Kitchen islands have been getting bigger and more souped up than ever. This so-called "hub of the home" can now incorporate sinks, ovens, breakfast bars, charging stations, and far more. But let's be honest here: All that kitchen multitasking can leave home chefs feeling pooped. And alas, if there's one thing kitchen islands lack, it's a place to lay your head, much less your whole body.

But that's about to change with the kitchen island's newest accoutrement: a sleeping bunk!

That's right, thanks to a stowaway mattress incorporated just underneath the counter, now you can take a power nap as you wait for your pasta water to boil. You can lounge longitudinally while you slice and dice onions. Guests who hover around your island can now really kick back with that glass of merlot, or just crash for the night if they've had one too many.

This may explain why this home feature has popped up in the kitchens of party-hard celebs including David Hasselhoff, who says, "In the past, I had to choose between staving off hangovers with sleep or a bacon cheeseburger. But now, I can do both at once!"

Indoor yards

Fun for the whole family!

iStock; realtor.com

For years, we've all been bringing the indoors outside, with outdoor kitchens and fully decked al fresco living spaces. So get ready to flip the script. Are you wishing you could enjoy the great outdoors from the comfort of your couch? Well, now you can, by rigging up your home with an indoor yard. In-floor irrigation systems now enable homeowners to go beyond a few potted plants and have wall-to-wall grass beneath their feet—all without the hassles of inclement weather, nosy neighbors, mosquitoes, or other outdoor annoyances.

Due to the added privacy, indoor yards have really taken off with celebs, including Angelina Jolie ("It's so natural and earthy") and even Barack Obama, whose Portuguese water dogsSunny and Bo, "were confused at first," he admits. "Although these indoor lawns are rigged with drainage systems so canines can relieve themselves inside, I had to 'house train' them again, only in reverse. They eventually caught on, particularly once I installed a few bushes."

Wall-to-wall wallpaper

Wallpaper wall-to-wall

Getty Images

From florals and metallics to textures, the wallpaper trend is truly taking over. But get ready for the next level.

Although many choose to paper an accent wall, this hot new trend sees paper covering not only the traditional four walls, but also the ceiling, floor, furniture ... sometimes even pets and family members!

Celeb fans include Kim Kardashian West—who might like to bare all when it comes to her wardrobe, but wants her walls completely covered at home. Kicking hubby Kanye’s minimalist style to the curb, the reality star supposedly has designers scrambling to order rolls upon rolls to paper the 15,700-square-foot Los Angeles estate she and Kanye bought for $20 million in 2014. Reportedly, their kids, North, Saint, and Chicago, have pajamas and bedspreads that match the wallpaper in their rooms.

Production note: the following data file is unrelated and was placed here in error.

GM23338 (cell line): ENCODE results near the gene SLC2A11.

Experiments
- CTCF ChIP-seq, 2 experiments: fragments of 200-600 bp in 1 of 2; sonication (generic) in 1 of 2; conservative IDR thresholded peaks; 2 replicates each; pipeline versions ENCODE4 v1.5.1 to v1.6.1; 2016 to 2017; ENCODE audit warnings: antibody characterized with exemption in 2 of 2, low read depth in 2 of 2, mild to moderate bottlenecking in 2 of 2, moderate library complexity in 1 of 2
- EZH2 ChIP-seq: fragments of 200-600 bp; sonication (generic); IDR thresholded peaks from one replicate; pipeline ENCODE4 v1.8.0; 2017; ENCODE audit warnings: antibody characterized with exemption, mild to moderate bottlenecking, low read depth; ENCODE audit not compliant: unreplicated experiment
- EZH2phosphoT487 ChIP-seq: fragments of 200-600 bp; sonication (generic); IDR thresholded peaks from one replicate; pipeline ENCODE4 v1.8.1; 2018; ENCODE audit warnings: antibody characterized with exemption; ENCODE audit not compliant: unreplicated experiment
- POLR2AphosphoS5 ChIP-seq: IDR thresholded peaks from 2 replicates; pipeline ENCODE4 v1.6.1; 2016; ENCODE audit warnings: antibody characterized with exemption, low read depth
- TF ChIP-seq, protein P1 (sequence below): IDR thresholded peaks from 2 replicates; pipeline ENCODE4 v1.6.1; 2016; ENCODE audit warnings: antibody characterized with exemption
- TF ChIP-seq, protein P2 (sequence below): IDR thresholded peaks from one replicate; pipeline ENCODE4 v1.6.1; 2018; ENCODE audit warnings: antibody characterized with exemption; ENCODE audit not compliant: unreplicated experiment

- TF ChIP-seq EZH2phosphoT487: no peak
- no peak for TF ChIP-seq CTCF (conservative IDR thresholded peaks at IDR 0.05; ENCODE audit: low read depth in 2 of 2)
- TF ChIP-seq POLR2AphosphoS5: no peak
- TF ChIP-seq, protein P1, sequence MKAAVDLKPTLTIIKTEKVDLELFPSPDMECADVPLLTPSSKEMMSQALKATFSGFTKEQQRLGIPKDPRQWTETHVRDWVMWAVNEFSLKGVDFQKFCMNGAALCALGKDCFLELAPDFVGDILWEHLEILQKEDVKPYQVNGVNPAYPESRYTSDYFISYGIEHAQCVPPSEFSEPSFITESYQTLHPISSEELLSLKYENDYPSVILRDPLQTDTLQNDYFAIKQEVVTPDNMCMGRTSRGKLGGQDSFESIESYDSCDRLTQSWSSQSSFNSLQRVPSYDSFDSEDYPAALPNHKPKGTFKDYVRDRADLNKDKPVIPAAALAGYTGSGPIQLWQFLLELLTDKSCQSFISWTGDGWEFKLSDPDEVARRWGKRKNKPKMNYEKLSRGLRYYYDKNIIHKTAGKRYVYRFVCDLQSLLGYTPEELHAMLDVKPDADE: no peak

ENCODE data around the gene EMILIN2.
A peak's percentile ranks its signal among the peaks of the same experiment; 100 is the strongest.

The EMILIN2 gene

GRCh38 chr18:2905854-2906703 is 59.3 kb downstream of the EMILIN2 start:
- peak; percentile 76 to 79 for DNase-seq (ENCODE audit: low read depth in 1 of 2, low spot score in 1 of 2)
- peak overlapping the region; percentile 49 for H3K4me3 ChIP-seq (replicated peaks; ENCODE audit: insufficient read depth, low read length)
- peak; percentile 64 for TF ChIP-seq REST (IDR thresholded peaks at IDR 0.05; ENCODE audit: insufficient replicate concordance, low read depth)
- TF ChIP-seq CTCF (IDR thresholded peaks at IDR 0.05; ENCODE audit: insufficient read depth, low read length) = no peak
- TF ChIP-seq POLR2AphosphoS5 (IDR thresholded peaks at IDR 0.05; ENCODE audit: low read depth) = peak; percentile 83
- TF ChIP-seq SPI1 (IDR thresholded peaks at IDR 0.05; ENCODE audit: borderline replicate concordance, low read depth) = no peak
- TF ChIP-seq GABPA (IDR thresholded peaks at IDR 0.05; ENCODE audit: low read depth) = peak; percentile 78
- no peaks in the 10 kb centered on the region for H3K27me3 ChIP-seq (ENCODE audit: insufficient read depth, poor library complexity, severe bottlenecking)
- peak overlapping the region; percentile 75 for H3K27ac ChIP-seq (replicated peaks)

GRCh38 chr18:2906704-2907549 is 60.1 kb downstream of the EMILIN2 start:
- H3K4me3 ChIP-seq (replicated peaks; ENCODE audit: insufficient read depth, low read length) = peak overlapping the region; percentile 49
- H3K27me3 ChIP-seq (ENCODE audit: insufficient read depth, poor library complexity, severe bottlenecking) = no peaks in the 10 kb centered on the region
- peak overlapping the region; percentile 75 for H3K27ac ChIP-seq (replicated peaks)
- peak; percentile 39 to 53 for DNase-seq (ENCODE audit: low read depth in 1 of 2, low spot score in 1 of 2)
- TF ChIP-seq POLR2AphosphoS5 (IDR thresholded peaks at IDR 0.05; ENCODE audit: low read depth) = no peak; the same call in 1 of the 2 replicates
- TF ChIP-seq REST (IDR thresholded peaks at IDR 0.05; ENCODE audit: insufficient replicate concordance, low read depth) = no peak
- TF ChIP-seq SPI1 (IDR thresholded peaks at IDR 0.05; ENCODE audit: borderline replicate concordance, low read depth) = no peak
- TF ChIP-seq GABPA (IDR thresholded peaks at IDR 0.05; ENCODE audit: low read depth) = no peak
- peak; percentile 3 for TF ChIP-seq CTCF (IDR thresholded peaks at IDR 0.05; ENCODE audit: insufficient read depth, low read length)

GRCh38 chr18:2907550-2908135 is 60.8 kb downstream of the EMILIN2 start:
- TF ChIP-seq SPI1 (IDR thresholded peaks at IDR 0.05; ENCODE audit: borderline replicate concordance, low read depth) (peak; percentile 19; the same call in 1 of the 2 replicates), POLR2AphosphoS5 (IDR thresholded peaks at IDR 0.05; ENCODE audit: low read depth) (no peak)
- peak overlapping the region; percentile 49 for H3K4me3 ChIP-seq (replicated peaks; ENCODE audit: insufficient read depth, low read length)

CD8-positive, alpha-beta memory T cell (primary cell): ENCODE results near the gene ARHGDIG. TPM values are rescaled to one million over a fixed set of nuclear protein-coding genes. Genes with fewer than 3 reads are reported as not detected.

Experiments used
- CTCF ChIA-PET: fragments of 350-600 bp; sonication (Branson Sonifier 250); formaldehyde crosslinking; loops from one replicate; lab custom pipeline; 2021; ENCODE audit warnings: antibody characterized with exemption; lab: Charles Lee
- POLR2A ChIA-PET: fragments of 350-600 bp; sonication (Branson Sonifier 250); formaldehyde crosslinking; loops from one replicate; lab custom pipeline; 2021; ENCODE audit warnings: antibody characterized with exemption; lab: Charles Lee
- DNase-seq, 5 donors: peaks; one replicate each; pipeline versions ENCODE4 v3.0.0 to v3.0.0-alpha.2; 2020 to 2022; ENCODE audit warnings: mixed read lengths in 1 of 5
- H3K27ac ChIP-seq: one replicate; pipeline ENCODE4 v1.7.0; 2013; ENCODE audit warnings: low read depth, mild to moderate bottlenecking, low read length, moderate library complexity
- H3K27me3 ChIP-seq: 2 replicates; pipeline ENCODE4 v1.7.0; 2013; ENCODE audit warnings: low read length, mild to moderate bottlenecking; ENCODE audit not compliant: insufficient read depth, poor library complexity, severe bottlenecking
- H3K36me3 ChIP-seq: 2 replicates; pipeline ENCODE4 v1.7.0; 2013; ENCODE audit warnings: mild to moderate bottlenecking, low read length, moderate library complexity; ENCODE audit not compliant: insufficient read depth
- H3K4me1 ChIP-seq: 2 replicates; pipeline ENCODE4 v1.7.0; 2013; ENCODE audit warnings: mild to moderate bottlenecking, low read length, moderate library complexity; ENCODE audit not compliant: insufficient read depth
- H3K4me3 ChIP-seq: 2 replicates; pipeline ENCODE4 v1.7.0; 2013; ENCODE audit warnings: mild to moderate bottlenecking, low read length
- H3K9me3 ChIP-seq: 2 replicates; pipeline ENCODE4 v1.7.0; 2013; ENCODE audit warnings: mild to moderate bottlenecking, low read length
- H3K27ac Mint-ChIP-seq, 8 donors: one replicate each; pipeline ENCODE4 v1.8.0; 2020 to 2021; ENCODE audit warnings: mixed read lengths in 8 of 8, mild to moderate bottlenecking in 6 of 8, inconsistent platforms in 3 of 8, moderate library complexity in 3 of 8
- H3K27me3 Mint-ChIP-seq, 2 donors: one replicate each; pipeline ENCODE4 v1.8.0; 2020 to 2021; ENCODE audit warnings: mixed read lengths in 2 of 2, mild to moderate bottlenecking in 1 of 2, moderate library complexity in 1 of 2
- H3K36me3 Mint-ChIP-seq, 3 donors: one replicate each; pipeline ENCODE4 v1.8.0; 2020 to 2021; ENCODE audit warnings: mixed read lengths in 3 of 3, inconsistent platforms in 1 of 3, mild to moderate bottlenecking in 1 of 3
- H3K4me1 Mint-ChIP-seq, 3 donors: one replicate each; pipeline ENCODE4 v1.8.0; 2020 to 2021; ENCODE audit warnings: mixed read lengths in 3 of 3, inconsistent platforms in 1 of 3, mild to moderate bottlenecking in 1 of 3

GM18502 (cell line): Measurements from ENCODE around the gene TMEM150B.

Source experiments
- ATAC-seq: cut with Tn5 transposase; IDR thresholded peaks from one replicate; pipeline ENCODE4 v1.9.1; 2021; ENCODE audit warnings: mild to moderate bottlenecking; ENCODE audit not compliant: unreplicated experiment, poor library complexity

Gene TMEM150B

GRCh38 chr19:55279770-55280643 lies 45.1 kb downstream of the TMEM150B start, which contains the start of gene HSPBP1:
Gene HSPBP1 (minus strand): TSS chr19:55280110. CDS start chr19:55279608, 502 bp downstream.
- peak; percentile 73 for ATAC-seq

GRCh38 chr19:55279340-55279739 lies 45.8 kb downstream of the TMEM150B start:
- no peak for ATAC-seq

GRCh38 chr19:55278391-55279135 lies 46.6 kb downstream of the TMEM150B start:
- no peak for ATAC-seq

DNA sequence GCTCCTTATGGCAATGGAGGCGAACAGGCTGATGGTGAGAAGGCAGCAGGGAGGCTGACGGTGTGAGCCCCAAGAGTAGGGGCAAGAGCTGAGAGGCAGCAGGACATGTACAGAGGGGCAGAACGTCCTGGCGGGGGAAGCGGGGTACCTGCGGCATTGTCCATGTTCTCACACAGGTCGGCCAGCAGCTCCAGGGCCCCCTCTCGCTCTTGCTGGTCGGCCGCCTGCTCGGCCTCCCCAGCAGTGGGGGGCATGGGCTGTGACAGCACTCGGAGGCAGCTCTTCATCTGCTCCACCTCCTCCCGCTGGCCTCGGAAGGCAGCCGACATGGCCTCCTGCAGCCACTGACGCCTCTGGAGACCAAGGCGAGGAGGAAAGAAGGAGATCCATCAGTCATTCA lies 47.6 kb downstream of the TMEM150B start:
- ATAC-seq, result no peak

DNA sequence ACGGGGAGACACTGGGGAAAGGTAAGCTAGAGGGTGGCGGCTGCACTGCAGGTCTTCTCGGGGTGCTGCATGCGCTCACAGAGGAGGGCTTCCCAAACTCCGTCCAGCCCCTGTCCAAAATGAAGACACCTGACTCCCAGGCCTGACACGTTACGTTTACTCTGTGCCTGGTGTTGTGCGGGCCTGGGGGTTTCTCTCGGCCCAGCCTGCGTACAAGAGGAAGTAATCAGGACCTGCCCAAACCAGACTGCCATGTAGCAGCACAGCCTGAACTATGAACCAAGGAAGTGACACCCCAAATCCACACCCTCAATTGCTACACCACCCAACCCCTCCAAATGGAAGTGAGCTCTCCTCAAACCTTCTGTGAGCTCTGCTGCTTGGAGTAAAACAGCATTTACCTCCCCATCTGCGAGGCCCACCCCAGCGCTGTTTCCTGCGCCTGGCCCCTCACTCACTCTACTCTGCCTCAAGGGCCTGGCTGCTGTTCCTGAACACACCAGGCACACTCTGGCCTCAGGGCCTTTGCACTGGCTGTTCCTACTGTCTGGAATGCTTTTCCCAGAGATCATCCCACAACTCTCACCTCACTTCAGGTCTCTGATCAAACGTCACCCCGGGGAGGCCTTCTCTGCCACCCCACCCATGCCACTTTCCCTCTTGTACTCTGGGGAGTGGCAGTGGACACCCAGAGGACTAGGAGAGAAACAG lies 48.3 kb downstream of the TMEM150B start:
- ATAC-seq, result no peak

"It can be a bit dizzying sometimes, and it's frankly even hard to find them now," Kardashian West admits. "But it's worth it. Now I never have to ask, 'Does this go with that?' ever again."

Farmhouse furniture straight from the barn

Hay, ya!

iStock; realtor.com

The modern farmhouse style has been all the rage since Chip andJoanna Gaines' show "Fixer Upper" hit the airwaves and developed a devoted following. They have their own home line at Magnolia, Target ... yet some think those aren't quite farmhouse enough.

Enter their newest venture: real farmhouse furniture, straight from the barn to you! Think: hay bale coffee tables. Side table butter churns. Manger beds. Of course, Chip and Jo have incorporated these elements into their own home too. Just ask Chip: "We swapped our regular alarm clocks for a rooster. Since there's no snooze button, he really gets us up!"

So if you love living on the very cutting edge of design, you're probably eager to incorporate these into your home. But before you do that, maybe check the date on this article first.

Contact The McLeod Group Network for all your Real Estate needs! 971.208.5093 or [email protected] 

By: Realtor.com, Liz Alterman

What Is Boho Home Decor? 5 Effortless Ways to Achieve Eclectic Design

by Amy McLeod Group


What is boho home decor? If you're partial to mixing prints and colors in new, exciting ways, it's a trend you might want to take for a spin. Boho decor, which draws its name from bohemianism, is an open-minded approach to interior design. It's all about embracing an eclectic and informal mishmash of patterns and textures.

Below, our design experts share the quintessential elements of boho home decor and how simple it is to master this popular look in your home.

What is boho home decor?


Photo by Aundra Skinner Interiors